Second Photo

I found the 30th Niles West High School reunion book and discovered additional Lincolnwood classmates from the Lincoln Hall class of 1972 and Niles West class of 1976 who passed away.



Steven Cohen 1958 – March 2003 ~ While his obituary didn’t state the cause of death, classmate Sindi Wasserberg Lash informed me that Steven died instantly in a horrific car accident, leaving behind a wife and four children at the age of 44.

Debra Kaufman: 1958 – January 2004 ~ From her obituary, it appears that Debbie passed away from a brain tumor and she is buried in the little Lincolnwood cemetery New Light on East Prairie next to Rutledge Hall.

No information available for these Lincolnwood classmates, but they were listed as deceased in the 30th Niles West reunion book.

Michael Prinz

Robert Kellman ~ Thanks to Sindi Wasserberg Lash for sharing the sad news that Robert died by suicide.

I welcome any comments and memories readers would like to share about Lincolnwood Schools, from any class.


  1. Sindi Wasserberg Lash

    Hi Betsy,

    Loved reading your blog! What a trip down memory lane!
    A couple of corrections: Steve Cohen did not have MS. He was killed instantly in a horrible car accident. Rober Kellman, unfortunately, took his own life.

    Thank you for sharing these wonderful memories!

    • Hi Sindi – Glad you enjoyed the blog – and thank you so much for the corrections. I made the revisions to the text.

  2. Sheryl Stern Levin

    Hi Betsy, I was in your 5th grade class (top row, 4th from left), my last year in Lincolnwood before my family moved to Skokie. I remember what a hard time we all gave Miss Patterson and I believe she left the next year. Strangely, she seemed a lot older to me back then than she appears in the class picture. I was sad to read about the classmates we have lost, some of whom I was unaware of such as Vicky Lehner, who I was friends with back then. I always enjoy reading your posts about Lincolnwood. Thank you for sharing!

  3. Betsy – you have an amazing memory! I probably couldn’t have recalled one or two things from my Lincolnwood school years but you brought a lot back! Thanks!!

    • Thanks, John and pleased you enjoyed this blog. I remember you since you lived less than a block away from me on the same street!

  4. Stefanie h Newman

    Oh goodness…so many memories and so many of mine intersect with yours. Do you share my annoyance with the “artistic” class photographers who decided to take a photo on an angle? I have to squint to see the folks who are on the receding side. My memory of Mitch Tarczynski. He committed a minor misbehavior in 5th grade. Mrs. Denhart said “that’s a no no” and he answered “it’s a yes yes !” It struck me then as so whimsical and today I would call it subversive, but not smart alecky. Anyway, I don’t know if quick quips presage future brilliance, but I am not surprised he became a scientist.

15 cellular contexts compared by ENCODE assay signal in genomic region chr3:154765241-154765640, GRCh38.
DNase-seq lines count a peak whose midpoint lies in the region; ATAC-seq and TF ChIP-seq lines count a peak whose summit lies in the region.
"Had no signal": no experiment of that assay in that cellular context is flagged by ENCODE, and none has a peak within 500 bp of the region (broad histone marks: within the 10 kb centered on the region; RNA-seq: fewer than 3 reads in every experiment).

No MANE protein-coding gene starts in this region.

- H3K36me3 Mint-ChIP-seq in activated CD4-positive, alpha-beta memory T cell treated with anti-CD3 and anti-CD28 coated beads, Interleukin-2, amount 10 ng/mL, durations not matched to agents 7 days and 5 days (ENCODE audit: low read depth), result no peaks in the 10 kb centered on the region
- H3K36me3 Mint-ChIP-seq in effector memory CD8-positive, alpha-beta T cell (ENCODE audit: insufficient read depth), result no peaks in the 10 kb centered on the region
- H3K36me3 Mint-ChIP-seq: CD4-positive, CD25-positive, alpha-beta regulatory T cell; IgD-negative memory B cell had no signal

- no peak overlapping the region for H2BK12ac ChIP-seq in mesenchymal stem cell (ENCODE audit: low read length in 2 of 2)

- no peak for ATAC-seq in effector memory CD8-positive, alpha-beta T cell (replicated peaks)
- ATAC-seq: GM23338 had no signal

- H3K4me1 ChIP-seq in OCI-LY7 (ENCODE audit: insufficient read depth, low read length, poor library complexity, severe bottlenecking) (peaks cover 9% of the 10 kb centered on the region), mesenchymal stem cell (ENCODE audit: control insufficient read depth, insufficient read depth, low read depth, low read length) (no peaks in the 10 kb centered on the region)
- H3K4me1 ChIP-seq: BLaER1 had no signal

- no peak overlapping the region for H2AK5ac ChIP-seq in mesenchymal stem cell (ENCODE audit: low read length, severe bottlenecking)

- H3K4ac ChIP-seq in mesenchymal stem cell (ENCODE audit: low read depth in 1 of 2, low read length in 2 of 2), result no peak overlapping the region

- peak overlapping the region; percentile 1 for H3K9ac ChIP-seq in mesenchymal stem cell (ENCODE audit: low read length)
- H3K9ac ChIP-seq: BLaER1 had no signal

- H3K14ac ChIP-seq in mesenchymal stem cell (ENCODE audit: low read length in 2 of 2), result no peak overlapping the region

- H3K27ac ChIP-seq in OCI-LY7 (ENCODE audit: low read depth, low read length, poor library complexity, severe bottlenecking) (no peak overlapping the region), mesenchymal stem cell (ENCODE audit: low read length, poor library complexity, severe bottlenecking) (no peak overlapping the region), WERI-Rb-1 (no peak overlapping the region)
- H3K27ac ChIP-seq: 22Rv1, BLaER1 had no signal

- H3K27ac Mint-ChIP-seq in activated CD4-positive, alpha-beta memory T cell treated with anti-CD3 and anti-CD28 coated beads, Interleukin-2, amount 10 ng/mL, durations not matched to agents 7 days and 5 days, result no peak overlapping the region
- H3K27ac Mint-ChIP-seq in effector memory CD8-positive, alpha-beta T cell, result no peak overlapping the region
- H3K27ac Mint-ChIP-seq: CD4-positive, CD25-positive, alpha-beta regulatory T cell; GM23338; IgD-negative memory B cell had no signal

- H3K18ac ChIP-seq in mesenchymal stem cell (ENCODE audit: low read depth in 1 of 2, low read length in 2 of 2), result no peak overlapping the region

• The straight-on photo in kindergarten is definitely better, but I’m more annoyed with myself for using ball point pen on Maurice Dayan’s hair. And I also ruined my fourth grade school photo by writing each person’s name over their photo. I couldn’t find a thing online about Palomar Photographers. Interesting incident involving Mitch Tarczynski. So, do you remember your success climbing that rope?

  5. Betsy that was fantastic! Thanks for putting that together. I hope you are doing well!

  6. I enjoyed cascading down memory lane as provided by you and your wonderful recollections. Thank you.

    • Hi Ken: I’m glad you enjoyed my recollections of our grammar school days – hope all is well with you.

  7. Larry Goldstein

    Great blog Betsy…

    You have an amazing memory and a true gift in relaying those memories to all of us who were connected to growing up in Lincolnwood. I loved the fossil trip as well. I also had Mrs. Robinson – liked her and thought she was nice. Years later when I worked at the Chicago Mercantile Exchange our paths crossed again. Her husband worked there, and she came down and worked for him. I approached her, reminded her of our interactions in her class, and she claimed not to remember me, (which personally I didn’t believe). She went on to ignore me whenever she saw me and was very rude. I was disappointed. I had Mr. Dziedzic in 7th grade for LASS and he ranked as my favorite teacher.

    It’s scary, my connection to our classmates who have passed away. Debby Kaufman and Mike Prinz both lived within a block of my house near Estes and Kilpatrick. I played with Mike Prinz on his block of Fitch along with his neighbors Eddie and Earl Slavin and Robert Shaw. I had a huge crush on Vicky Lehner in 7th grade. Unfortunately, she did not feel the same way about me, yet I would frequently walk my dog by her house near Pratt hoping to see and talk to her.

    In fifth to seventh grade I was very good friends with Mitch Tarczynski. We would go garbage picking at the factories along Lincoln near his home. We would find a lot of science stuff at the Becker-Dickinson factory. We played at the train tracks, behind Lincoln north of Touhy, as well. One day we found a tree there that was 100% covered with tens of thousands of monarch butterflies. It was amazing. We returned the next day and they were gone. I later watched a documentary and now believe they were headed south on their yearly journey to Mexico.